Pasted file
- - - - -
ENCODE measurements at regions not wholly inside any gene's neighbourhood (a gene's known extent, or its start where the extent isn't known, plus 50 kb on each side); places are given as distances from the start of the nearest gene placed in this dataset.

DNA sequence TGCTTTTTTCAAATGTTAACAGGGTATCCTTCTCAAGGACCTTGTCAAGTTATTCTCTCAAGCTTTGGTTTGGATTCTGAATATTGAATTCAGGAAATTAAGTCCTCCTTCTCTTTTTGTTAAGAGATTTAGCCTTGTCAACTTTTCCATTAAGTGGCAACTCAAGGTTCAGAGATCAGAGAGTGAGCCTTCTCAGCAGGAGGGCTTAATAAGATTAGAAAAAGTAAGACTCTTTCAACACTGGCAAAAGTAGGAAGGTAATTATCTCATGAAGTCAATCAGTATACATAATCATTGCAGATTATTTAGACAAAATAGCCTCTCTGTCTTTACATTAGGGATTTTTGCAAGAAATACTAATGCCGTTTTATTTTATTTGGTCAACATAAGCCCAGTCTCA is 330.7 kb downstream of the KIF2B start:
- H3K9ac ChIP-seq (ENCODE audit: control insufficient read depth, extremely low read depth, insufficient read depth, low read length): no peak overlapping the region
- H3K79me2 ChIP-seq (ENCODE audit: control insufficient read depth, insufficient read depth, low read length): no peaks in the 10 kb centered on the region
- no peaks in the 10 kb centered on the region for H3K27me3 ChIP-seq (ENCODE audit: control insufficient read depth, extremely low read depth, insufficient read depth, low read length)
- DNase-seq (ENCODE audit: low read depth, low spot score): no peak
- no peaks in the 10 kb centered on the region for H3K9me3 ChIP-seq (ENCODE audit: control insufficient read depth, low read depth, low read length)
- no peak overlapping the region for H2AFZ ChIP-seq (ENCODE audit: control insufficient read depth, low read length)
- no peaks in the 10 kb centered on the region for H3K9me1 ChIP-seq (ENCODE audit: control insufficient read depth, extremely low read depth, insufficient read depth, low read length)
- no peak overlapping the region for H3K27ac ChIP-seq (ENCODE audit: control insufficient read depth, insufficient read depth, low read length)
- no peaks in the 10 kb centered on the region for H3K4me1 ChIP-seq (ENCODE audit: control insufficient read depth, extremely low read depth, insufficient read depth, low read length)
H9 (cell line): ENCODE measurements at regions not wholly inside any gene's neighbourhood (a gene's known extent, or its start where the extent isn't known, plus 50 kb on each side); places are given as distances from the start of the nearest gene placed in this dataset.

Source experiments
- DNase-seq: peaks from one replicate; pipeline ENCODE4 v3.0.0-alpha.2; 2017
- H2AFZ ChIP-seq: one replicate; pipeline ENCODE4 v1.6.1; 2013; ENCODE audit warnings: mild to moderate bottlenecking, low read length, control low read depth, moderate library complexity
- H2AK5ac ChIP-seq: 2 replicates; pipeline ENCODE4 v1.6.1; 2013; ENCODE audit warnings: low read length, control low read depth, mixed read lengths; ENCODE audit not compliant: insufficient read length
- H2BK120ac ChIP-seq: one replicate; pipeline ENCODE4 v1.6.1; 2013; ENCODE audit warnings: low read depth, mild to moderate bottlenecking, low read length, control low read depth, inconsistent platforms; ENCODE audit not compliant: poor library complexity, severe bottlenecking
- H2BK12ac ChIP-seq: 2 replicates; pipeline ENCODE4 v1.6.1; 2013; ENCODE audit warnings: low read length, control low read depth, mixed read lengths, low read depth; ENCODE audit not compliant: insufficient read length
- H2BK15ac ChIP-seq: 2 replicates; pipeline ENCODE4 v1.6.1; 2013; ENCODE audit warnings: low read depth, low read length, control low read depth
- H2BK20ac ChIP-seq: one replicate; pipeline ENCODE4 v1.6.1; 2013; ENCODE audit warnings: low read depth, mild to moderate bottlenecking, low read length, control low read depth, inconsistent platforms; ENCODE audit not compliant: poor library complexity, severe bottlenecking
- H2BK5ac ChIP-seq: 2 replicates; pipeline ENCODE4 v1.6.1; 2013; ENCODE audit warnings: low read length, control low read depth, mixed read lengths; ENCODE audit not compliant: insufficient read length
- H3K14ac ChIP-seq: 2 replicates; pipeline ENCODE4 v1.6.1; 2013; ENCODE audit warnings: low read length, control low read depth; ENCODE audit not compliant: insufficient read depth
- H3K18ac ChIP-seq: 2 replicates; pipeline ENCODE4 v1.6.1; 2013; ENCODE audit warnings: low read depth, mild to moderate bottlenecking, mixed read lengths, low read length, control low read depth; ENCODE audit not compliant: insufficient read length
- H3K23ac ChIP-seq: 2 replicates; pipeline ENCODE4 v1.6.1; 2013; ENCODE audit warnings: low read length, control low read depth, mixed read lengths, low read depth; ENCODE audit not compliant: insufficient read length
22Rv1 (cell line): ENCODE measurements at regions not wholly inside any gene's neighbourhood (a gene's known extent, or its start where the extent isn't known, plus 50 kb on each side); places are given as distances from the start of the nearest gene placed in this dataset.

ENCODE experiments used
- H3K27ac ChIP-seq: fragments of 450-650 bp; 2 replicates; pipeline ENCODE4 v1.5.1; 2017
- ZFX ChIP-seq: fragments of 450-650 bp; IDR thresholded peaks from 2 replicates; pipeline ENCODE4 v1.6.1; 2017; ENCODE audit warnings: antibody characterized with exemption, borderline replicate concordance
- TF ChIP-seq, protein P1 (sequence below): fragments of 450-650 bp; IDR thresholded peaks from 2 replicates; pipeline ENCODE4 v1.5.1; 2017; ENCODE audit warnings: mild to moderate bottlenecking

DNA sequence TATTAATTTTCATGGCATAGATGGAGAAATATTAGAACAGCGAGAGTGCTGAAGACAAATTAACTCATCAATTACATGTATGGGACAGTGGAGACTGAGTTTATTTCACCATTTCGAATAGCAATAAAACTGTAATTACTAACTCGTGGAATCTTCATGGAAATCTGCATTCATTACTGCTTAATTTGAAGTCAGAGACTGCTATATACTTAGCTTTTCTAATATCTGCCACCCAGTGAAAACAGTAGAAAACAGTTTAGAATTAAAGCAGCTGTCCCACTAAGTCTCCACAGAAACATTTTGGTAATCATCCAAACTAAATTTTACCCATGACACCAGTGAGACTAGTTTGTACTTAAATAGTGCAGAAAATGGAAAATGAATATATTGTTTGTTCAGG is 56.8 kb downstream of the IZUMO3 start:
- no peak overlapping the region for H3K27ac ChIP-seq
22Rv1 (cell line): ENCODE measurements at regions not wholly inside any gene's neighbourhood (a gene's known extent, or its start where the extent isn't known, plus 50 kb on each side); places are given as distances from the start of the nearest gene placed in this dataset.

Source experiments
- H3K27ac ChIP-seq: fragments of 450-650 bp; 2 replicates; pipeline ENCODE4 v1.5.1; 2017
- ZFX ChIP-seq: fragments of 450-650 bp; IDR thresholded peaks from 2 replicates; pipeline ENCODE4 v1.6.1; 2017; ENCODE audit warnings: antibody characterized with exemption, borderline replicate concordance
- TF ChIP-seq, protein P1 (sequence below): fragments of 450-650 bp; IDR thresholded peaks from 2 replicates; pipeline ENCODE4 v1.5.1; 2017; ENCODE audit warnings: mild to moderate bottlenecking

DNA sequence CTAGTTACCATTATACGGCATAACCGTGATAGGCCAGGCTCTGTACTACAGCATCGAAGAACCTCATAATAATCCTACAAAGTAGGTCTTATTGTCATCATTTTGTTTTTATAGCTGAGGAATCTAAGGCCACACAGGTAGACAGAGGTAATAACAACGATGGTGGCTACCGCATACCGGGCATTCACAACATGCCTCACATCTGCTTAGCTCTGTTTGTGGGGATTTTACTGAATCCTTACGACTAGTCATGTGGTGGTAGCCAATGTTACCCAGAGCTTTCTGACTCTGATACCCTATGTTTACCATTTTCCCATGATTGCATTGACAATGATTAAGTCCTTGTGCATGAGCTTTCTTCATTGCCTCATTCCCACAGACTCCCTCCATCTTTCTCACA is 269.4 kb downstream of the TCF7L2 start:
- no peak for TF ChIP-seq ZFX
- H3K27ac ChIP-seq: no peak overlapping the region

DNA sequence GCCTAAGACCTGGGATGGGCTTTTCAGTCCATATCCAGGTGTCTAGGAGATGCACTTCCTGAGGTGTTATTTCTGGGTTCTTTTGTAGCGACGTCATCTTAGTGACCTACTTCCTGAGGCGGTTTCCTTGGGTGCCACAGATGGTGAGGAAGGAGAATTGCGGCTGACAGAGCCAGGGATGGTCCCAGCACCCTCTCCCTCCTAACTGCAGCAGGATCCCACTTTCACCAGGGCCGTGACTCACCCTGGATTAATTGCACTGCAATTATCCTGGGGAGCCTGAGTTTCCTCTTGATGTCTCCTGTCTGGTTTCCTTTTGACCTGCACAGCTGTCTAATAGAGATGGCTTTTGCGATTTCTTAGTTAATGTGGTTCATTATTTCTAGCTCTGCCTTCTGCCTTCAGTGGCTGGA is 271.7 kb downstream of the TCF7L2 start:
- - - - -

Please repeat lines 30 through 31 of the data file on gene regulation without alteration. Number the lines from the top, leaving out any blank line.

DNA sequence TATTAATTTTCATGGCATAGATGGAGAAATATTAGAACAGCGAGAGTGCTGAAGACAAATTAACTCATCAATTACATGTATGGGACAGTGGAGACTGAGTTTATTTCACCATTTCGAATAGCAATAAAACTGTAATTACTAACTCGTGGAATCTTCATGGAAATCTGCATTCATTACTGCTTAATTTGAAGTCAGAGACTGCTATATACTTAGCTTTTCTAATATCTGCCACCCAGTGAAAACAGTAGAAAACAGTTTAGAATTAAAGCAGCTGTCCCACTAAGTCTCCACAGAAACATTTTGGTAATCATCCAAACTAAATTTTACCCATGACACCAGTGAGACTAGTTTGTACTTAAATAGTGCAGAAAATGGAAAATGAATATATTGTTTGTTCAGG is 56.8 kb downstream of the IZUMO3 start:
- no peak overlapping the region for H3K27ac ChIP-seq